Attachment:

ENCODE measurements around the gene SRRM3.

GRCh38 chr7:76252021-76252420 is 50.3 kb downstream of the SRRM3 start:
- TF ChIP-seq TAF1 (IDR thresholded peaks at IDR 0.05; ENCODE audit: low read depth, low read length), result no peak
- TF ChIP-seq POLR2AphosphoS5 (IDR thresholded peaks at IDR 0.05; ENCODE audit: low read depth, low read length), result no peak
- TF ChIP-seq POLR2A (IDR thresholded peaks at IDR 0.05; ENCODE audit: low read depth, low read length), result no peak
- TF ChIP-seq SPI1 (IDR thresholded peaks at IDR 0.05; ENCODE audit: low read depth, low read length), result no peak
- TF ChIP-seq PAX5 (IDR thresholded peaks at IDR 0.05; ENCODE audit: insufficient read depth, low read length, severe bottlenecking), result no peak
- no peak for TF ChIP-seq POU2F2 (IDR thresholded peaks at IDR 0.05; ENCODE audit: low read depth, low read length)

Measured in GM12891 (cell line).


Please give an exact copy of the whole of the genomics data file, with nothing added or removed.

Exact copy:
ENCODE measurements around the gene SRRM3.

GRCh38 chr7:76252021-76252420 is 50.3 kb downstream of the SRRM3 start:
- TF ChIP-seq TAF1 (IDR thresholded peaks at IDR 0.05; ENCODE audit: low read depth, low read length), result no peak
- TF ChIP-seq POLR2AphosphoS5 (IDR thresholded peaks at IDR 0.05; ENCODE audit: low read depth, low read length), result no peak
- TF ChIP-seq POLR2A (IDR thresholded peaks at IDR 0.05; ENCODE audit: low read depth, low read length), result no peak
- TF ChIP-seq SPI1 (IDR thresholded peaks at IDR 0.05; ENCODE audit: low read depth, low read length), result no peak
- TF ChIP-seq PAX5 (IDR thresholded peaks at IDR 0.05; ENCODE audit: insufficient read depth, low read length, severe bottlenecking), result no peak
- no peak for TF ChIP-seq POU2F2 (IDR thresholded peaks at IDR 0.05; ENCODE audit: low read depth, low read length)

Measured in GM12891 (cell line).